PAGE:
1. Episode IV: A New Hope (1977)
Almost all of the elements of the Star Wars franchise that we love and now take for granted -- the pleasing expositional gibberish of the yellow title crawl, the diabolically hummable music of John Williams, the vague mysticism of the Force, and the World War II-inspired laser dogfights -- arrive here fully formed. Dreamed up by a 33-year-old California film buff fresh off the success of his nostalgic coming-of-age ensemble comedy American Graffiti, Star Wars didn't spring out of a cultural black hole when it arrived in theaters. The Big Bang was already underway.
The lore, laid out in Alec Guinness' regal timbre, was informed and shaped by the popular entertainment of the 20th century. What Lucas did was express it in succinct, powerful images: Luke gazing at the two moons on Tatooine, Princess Leia pulling back her hood as she slips away from the Imperial forces, and Darth Vader stalking down a hallway. Immediately, the semiotic puzzle clicks together.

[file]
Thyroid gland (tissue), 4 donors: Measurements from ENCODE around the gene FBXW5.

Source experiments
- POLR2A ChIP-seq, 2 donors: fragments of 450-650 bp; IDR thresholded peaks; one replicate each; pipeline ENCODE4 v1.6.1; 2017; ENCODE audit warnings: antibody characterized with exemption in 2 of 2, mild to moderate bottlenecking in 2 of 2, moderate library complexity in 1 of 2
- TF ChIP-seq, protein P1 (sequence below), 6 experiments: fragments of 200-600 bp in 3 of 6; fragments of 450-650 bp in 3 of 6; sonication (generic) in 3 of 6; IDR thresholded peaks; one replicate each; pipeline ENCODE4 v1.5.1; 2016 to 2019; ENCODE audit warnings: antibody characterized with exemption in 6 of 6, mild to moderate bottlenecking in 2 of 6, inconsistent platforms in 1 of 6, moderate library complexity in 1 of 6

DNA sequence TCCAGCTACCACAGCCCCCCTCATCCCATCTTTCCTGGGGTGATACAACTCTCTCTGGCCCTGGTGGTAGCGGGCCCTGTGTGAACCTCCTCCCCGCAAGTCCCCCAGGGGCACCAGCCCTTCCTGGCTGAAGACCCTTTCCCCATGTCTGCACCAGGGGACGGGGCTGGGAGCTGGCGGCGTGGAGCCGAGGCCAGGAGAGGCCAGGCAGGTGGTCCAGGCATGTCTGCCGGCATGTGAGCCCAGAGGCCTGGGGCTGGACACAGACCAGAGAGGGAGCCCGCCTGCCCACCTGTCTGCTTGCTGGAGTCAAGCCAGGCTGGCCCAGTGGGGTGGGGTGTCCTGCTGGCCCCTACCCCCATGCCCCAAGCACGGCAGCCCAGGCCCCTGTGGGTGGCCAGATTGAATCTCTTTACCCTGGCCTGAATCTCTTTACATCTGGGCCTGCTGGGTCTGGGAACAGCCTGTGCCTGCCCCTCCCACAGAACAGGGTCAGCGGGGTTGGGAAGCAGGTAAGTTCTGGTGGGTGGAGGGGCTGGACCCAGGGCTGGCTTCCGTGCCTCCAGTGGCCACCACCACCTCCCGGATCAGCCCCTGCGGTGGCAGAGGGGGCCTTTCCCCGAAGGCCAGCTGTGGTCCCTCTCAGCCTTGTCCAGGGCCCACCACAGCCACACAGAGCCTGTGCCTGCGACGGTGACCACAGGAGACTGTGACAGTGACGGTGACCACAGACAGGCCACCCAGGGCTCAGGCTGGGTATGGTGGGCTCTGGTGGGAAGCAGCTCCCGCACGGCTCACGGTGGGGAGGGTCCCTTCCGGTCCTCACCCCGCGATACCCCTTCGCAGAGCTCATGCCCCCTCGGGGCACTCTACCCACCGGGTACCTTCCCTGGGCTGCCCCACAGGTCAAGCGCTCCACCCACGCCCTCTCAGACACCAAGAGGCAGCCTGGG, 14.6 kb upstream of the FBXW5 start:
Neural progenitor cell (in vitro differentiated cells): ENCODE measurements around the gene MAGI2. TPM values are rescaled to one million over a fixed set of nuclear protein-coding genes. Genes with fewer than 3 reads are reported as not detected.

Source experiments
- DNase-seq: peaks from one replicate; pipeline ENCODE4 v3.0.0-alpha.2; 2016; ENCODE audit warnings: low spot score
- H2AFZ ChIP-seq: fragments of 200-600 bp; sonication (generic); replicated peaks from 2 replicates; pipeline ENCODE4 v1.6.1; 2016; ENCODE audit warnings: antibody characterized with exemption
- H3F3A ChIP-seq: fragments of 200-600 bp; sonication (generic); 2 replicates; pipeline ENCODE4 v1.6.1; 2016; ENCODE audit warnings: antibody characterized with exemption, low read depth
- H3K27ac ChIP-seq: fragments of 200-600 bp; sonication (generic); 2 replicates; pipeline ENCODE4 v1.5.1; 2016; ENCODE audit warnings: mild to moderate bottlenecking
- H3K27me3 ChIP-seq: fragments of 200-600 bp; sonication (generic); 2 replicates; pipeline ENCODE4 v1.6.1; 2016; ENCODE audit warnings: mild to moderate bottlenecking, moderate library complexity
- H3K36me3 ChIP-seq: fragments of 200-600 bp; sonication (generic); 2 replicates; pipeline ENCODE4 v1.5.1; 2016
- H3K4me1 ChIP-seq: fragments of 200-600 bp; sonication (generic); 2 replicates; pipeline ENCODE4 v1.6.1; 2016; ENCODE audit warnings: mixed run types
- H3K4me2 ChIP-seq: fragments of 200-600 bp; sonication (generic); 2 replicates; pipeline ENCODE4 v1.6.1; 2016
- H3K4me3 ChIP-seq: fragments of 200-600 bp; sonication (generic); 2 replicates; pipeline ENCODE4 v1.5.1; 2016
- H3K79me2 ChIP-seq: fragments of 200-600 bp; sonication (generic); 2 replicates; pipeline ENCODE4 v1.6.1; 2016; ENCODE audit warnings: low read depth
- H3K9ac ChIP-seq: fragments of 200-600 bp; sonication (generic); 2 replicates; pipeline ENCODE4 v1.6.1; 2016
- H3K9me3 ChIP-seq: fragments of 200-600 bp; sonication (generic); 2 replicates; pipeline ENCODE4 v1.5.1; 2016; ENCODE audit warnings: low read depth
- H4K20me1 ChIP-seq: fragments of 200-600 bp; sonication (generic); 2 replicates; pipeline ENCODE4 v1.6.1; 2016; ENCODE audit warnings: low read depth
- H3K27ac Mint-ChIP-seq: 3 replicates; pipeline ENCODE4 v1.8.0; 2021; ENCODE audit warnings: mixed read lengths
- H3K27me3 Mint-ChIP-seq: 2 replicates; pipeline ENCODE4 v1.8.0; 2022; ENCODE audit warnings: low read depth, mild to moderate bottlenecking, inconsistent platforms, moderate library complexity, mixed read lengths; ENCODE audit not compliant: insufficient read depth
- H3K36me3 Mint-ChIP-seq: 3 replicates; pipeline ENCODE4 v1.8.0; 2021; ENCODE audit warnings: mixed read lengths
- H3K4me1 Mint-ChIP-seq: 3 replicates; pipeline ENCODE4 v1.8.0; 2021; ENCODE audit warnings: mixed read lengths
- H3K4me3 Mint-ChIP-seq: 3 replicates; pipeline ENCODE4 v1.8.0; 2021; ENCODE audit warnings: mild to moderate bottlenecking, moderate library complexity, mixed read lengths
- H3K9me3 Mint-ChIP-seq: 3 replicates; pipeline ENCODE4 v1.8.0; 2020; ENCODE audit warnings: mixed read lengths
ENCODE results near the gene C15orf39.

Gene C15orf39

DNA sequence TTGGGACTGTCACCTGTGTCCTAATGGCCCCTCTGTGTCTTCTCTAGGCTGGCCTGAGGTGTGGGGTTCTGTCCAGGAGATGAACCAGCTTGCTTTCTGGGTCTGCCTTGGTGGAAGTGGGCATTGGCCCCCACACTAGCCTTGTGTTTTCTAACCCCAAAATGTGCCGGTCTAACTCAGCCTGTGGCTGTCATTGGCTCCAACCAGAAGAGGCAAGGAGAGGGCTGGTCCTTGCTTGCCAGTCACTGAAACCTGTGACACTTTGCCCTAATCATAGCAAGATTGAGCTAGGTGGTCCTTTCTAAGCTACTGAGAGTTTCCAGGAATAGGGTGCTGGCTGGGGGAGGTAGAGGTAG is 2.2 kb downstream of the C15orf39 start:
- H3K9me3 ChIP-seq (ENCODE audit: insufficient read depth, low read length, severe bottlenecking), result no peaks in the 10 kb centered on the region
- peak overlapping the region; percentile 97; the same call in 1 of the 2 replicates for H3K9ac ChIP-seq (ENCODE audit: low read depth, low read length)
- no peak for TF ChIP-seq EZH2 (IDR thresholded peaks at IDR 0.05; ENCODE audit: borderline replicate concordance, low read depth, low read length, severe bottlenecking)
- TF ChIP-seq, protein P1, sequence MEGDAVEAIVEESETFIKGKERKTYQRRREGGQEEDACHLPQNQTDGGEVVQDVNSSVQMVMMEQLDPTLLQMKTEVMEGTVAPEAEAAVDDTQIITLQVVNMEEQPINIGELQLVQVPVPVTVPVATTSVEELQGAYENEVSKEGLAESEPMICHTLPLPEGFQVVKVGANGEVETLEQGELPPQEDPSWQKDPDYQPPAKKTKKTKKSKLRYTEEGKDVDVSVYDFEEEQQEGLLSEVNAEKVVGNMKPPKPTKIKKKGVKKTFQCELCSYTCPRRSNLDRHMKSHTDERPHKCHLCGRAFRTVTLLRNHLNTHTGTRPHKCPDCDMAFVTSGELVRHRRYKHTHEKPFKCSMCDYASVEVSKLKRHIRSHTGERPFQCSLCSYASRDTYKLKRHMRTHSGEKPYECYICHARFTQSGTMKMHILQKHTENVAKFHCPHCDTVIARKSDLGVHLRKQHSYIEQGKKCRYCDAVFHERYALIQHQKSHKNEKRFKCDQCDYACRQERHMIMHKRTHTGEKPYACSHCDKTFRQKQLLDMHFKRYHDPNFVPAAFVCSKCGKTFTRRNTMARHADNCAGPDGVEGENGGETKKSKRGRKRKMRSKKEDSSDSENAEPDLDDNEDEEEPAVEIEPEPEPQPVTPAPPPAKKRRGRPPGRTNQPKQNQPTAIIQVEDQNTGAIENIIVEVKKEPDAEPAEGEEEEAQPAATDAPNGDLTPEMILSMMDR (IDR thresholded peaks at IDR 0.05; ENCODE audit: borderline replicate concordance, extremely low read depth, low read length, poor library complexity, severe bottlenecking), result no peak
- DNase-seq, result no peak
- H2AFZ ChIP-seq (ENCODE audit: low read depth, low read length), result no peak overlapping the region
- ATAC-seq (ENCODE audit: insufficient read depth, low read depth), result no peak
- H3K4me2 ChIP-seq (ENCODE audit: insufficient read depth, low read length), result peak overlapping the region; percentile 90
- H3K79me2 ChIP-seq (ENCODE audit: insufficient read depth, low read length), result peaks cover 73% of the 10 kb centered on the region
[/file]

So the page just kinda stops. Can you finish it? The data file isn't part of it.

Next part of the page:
Also, as a movie, the thing fucking moves like the Millennium Falcon soaring through hyperspace. After Luke's aunt and uncle are murdered, he leaves his sand home behind for an adventure with an old man, a sexy bad-boy pilot, a pair of bumbling droids, and a furry beast that speaks in grunts. The rescue mission doesn't exactly go as planned, allowing Lucas to wring tension and humor out of the crew's mishaps. (Harrison Ford's delivery of "boring conversation anyway" remains gold standard action movie banter.) The '70s cool of the young actors, especially Fisher as the cutting and quick Leia, gives the sci-fi elements an edge, and the open-ended quality of the final section -- Vader gets away and our heroes get medals -- leaves you wanting more. It's a perfect movie.